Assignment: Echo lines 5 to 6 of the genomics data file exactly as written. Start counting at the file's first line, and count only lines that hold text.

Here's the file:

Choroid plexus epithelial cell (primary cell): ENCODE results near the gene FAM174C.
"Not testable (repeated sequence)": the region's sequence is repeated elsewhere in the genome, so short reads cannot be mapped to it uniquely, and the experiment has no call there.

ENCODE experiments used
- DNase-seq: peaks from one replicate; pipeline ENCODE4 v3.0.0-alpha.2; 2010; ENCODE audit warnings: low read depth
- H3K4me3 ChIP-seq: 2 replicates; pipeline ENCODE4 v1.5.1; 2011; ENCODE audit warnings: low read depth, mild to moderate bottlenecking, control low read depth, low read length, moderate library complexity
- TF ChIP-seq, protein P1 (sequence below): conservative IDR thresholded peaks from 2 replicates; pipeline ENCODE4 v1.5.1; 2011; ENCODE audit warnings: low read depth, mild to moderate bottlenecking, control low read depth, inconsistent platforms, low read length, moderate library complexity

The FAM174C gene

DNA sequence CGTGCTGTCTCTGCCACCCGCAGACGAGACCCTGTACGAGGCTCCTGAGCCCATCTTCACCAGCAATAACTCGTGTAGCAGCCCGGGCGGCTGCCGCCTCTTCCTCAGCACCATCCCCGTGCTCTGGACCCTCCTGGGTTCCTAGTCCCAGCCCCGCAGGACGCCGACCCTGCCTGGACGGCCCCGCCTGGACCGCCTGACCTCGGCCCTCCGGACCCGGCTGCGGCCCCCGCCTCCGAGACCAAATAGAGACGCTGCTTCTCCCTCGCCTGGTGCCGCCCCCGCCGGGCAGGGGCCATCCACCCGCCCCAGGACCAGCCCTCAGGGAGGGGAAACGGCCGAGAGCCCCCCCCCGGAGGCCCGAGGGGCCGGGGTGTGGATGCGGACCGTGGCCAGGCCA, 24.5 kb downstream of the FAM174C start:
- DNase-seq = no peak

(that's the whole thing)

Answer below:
- H3K4me3 ChIP-seq: 2 replicates; pipeline ENCODE4 v1.5.1; 2011; ENCODE audit warnings: low read depth, mild to moderate bottlenecking, control low read depth, low read length, moderate library complexity
- TF ChIP-seq, protein P1 (sequence below): conservative IDR thresholded peaks from 2 replicates; pipeline ENCODE4 v1.5.1; 2011; ENCODE audit warnings: low read depth, mild to moderate bottlenecking, control low read depth, inconsistent platforms, low read length, moderate library complexity